A new system that will make it mandatory for companies in Qatar to pay their workers’ wages directly into bank accounts is not expected to officially come into effect for at least another two months, legal sources have said.
The Wage Protection System, an amendment to Article 66 of Qatar’s Labor Law (No. 14 of 2004), was approved by Qatar’s Emir Sheikh Tamim bin Hamad Al Thani on Feb. 18.
The new system aims to address problems surrounding non- and late payment of wages, particularly for blue-collar workers, by requiring all firms to register their employees’ details with Qatar Central Bank and to pay them at least monthly.
The law states the payment must be paid in Qatari riyals directly into a bank account, or risk penalties of up to one month in prison and a maximum QR6,000 fine.
When the Emir approved the law, it was announced that a six-month grace period would be given for companies to comply with the new regulations before it was enforced.
Confusion has surrounded the date of the end of the grace period, with many observers expecting the deadline to expire today (Aug. 18) – six months from when the Emir signed off on the legislation.
However, laws in Qatar are not officially enacted until they are published in the Official Gazette, a document issued monthly in Arabic by the Ministry of Justice.
The relevant Labor Law amendments (Law No. 1 of 2015, an unofficial English translation of which can be found here) concerning the Wage Protection System appeared in the Official Gazette on April 2, law firm Squire Patton Boggs noted in an online client advisory on the issue.
According to this, the deadline for compliance with the new law should be counted six months from then, which would be Oct. 2.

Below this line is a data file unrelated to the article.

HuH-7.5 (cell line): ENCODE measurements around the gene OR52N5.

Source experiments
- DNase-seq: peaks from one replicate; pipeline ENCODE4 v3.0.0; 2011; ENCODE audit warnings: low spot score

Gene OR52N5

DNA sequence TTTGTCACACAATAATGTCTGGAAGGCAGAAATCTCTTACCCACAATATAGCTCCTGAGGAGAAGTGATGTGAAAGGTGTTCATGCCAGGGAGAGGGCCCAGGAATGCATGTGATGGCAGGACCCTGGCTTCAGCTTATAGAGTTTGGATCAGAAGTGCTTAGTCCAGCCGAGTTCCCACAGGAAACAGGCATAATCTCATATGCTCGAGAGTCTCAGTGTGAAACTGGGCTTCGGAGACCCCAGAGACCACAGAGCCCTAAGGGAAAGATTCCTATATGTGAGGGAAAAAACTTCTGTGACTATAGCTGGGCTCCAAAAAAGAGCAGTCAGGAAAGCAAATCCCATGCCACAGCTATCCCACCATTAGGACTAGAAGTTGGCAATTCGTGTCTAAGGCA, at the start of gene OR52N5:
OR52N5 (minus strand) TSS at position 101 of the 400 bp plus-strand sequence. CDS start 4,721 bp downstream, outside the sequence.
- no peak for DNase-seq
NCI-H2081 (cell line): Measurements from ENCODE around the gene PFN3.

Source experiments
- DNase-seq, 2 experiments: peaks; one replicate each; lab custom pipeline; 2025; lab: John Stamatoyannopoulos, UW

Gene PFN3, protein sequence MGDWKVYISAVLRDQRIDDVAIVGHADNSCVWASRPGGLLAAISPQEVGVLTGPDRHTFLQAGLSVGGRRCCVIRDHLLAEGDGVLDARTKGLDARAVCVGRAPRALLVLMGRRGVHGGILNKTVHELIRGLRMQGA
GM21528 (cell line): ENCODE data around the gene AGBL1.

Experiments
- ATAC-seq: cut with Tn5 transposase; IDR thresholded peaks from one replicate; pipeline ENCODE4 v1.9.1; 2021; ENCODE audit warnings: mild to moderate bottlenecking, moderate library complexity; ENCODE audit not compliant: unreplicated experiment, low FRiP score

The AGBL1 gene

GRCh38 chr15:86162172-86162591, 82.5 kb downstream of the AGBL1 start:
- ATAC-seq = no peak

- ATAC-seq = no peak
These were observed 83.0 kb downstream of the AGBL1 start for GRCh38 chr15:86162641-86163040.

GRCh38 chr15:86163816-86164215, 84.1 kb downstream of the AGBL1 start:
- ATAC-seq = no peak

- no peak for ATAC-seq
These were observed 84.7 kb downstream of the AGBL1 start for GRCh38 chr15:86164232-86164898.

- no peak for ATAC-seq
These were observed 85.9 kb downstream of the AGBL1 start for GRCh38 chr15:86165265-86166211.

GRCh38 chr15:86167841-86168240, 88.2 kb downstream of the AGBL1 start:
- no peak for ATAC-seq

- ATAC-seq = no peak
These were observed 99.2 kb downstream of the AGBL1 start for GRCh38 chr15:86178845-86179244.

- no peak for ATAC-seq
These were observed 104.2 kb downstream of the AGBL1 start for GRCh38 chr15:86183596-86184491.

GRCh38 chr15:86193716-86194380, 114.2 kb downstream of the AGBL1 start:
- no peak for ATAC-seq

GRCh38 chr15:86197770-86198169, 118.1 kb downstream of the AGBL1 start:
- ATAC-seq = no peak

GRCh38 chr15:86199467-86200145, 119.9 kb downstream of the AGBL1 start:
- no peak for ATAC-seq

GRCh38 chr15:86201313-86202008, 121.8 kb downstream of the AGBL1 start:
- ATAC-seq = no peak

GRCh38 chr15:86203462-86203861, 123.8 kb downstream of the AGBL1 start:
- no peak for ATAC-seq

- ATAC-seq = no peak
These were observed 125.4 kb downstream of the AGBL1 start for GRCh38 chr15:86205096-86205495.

However, the law allows for the grace period to be extended for a further “six months or more,” upon a decision by the Minister for Labor and Social Affairs.
Speaking to Doha News today, a lawyer who works for an international law firm here said that authorities in Qatar are planning to enforce the new legislation from early November.
“The Ministry of Labor and Social Affairs has told us verbally that Nov. 2 will be the date that it (the WPS) starts,” the source said.
It is also understood that banks in Qatar have a similar understanding of this timeline.
Since Qatar won hosting rights to the 2022 World Cup, it has faced significant international scrutiny over the human rights of its blue-collar workforce.
In May last year, authorities promised a series of reforms to the controversial kafala(sponsorship) system, but so far the WPS is the only change to be enshrined in law.
Not being paid on time or at all by their employers are among the top complaints of workers in Qatar.
Electronic salary transfers are one way the nation can tackle these abuses, and human rights’ organizations have been urging Qatar to adopt it.
Implementation of the online wage payment system has been in the works for more than a year, with the draft law approved by the State Cabinet in May last year.
At that time, the plan was to roll out the new system in stages, with phase one for firms with 500 or more employees, phase two for those with 100-500 members of staff and the final stage compliant on companies with fewer than 100 employees.
However, there is no mention of this detail in the published amendments to Article 66 and it is unclear if this will still be the case.
Ready to comply?
As the state’s banking regulator, Qatar Central Bank (QCB) is responsible for creating and handling the new system.
The Ministry of Interior and the Ministry of Labor and Social Affairs – which is the government department responsible for overseeing the recruitment of all non-domestic workers to Qatar – are also involved in the new system.
According to an article on the issue published by local lawyer Ahmed Jaafir of Al Tamimi & Co, QCB contacted all banks in Qatar on Dec. 29, 2014 “instructing them to be ready to receive the wage files of their customers’ workers and process them through the Workers’ Wages Protection System no later than Jan. 15, 2015.”
The Peninsula reports that banks have been told that workers using the new system should be able to withdraw money from their accounts at least five times a month for free, before service charges are imposed.
Some retail banks, such as Commercial Bank, have issued statements announcing their readiness to comply with the new system.
However, it is not known how many companies have so far set up bank accounts for their workers, and if progress to adopt the new system is being monitored by the authorities. Source: Doha News